When marriages breakdown and couples divorce, there are a number of important financial matters to sort out, including how assets will be divided, how children will be cared for and supported and what should happen to the marital home.
Quite often, the wife or mother and children would like to carry on living in the family home after a divorce and a Mesher Order, which is granted by the Court, can be a way of making this possible in the short term.
However, there are also some potential drawbacks to using a Mesher Order, so it important to be aware of how they work and the various issues involved before relying on this option to deal with your family home following divorce.
What exactly is a Mesher Order?
Mesher Orders are one way in which a judge and the divorcing couple can deal with a property when an immediate sale of the property or a transfer of equity to one party is not practical. They take their name from the case where this type of Order was first granted, which involved a divorcing couple named Mesher.
Sometimes also referred to as an ‘order for deferred sale’, a Mesher Order allows the sale of the family home to be postponed for a certain period of time or until a particular trigger event happens.
Common trigger events might be when the person living in the family home enters a new relationship and decides to cohabit with their new partner or to remarry; when children of the marriage are old enough to have finished their full time education or it can be a set date, agreed between the two parties.
Under the terms of the Mesher Order, the property will remain in the divorced couple’s joint names, on trust for sale, until a point in time when a trigger event occurs and the property can be sold and the proceeds of sale, divided.
Alternatively, the property can be transferred to the occupying ex, who is still living in the house and the non-occupying ex, who has moved out, will have a charge on the house, sometimes referred to as a ‘chargeback’.
What is the difference between a Mesher Order and a Martin Order?
A Martin Order is similar to a Mesher Order in that it applies to divorcing couples who have no children, where one party, usually the wife, wishes to postpone the sale of the property in order to carry on living in the marital home.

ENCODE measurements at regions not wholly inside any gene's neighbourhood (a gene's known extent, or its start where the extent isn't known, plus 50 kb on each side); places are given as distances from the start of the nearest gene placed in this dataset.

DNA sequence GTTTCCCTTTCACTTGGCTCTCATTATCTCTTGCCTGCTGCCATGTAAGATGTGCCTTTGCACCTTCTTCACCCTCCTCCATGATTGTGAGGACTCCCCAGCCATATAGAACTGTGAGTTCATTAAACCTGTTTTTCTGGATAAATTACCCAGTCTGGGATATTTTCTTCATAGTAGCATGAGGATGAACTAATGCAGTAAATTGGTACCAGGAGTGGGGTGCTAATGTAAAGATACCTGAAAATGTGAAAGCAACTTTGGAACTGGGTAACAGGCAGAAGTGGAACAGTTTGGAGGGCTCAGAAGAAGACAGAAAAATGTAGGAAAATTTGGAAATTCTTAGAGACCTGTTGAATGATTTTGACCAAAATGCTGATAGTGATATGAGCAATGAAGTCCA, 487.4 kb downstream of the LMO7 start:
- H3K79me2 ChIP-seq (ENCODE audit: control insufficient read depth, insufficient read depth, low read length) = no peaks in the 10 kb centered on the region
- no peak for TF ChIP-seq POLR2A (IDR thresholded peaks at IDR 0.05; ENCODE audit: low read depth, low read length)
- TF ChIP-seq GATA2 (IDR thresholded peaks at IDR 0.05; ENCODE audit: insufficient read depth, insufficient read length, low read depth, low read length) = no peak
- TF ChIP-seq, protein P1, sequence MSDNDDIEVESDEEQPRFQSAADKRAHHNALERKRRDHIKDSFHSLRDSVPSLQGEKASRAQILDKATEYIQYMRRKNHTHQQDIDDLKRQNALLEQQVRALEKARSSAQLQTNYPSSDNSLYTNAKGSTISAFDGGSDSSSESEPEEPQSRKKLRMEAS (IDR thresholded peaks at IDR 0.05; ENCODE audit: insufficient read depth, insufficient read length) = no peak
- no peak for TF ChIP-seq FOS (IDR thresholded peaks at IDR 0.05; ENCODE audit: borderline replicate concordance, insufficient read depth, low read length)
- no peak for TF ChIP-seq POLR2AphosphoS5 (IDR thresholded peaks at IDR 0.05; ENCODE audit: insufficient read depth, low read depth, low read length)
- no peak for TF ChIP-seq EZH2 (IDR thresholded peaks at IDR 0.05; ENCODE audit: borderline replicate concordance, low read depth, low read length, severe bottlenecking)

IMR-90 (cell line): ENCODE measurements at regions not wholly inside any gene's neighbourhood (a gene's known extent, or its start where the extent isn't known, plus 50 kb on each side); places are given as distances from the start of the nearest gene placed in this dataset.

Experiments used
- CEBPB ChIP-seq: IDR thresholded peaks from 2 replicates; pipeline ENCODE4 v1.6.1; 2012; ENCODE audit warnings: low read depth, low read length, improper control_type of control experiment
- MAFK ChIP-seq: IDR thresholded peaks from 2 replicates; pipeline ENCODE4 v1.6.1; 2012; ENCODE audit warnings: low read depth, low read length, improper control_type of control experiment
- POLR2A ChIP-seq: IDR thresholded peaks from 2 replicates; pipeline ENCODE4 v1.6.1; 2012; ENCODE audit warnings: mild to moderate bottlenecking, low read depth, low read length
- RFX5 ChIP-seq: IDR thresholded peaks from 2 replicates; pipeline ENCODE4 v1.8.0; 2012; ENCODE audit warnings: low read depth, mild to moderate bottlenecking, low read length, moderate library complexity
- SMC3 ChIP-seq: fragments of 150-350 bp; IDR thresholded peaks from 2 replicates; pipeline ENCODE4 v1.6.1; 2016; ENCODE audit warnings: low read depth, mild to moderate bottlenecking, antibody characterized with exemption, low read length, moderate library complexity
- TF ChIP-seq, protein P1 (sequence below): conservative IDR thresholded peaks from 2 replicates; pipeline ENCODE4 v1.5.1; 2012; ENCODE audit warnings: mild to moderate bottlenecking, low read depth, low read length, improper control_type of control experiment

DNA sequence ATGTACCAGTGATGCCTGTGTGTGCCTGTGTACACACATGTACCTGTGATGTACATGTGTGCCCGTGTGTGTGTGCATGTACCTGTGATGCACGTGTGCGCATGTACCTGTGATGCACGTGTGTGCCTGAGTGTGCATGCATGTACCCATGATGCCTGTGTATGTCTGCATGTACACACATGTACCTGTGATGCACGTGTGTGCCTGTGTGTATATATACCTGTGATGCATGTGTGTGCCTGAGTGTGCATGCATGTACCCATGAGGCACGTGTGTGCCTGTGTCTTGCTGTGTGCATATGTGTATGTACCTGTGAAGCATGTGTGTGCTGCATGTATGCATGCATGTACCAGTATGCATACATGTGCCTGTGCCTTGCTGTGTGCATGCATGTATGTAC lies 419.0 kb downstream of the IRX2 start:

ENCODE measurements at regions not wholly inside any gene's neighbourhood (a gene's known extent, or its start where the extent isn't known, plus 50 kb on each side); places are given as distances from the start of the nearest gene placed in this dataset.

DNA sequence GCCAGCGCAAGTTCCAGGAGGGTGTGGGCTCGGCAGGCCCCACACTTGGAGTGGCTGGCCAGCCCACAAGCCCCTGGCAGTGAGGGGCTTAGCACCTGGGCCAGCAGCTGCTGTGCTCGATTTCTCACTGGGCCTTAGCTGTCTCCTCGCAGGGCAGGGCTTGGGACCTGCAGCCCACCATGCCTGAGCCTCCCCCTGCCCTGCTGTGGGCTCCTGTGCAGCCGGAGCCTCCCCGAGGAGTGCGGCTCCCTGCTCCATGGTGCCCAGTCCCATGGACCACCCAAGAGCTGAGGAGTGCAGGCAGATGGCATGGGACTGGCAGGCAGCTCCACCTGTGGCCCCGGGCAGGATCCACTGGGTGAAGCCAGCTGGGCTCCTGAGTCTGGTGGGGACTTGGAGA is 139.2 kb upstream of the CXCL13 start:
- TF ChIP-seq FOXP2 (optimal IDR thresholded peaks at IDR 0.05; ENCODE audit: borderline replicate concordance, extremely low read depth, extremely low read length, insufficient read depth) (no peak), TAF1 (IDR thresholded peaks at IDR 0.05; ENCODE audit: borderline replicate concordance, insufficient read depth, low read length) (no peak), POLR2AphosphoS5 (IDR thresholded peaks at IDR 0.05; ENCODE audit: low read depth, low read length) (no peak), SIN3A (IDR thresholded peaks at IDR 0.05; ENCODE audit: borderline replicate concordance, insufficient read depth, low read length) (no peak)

How do I apply for a Mesher Order?
If you and your ex can agree a financial settlement, then your solicitor can draft the financial agreement into an Order which is then sent to court for approval. The Order is then given by a judge and will come with various conditions.
If you and your ex cannot agree a financial settlement, then one of you would need to make an application to the court for a Financial Order where court proceeding would follow and the final Court Order being made at the end of the court proceedings.
What are the benefits of a Mesher Order? How a Mesher Order could be an option for you and your family
A Mesher Order may be worth considering if you are opting for an amicable settlement and wish to stay in the family home with your children, but are unable to meet your monthly payments or get a mortgage on your own.
In these circumstances, a Mesher Order will enable both you and your former spouse to remain on the mortgage. Whilst your ex may agree to pay you maintenance, having a Mesher Order does not necessarily mean that your ex will still have to contribute to the mortgage repayments.
In many instances, a Mesher Order may be the best way to meet the immediate housing requirements of you and your children which will always be the main focus and consideration of courts when deciding what should happen to your assets and property during a divorce.
Advantages of a Mesher Order can include:
- Avoiding the need to immediately sell of your family home, helping you to avoid the added disruption and stress of moving house during the emotional impact of a family break-up.
- Putting the welfare of your children first, protecting their best interests and minimising stress and disruption to their lives by allowing them to remain in the same home and school environment.
- Creating a stable home environment for yourself and your children whilst they still under the age of 18 or in full time education.
- Securing a home where downsizing or buying another property is not possible or will prove too costly because another mortgage may not be on the same favourable terms.
- Avoiding the circumstances of negative equity by delaying the sale of the property until a more favourable economic and financial situation would make a sale worthwhile.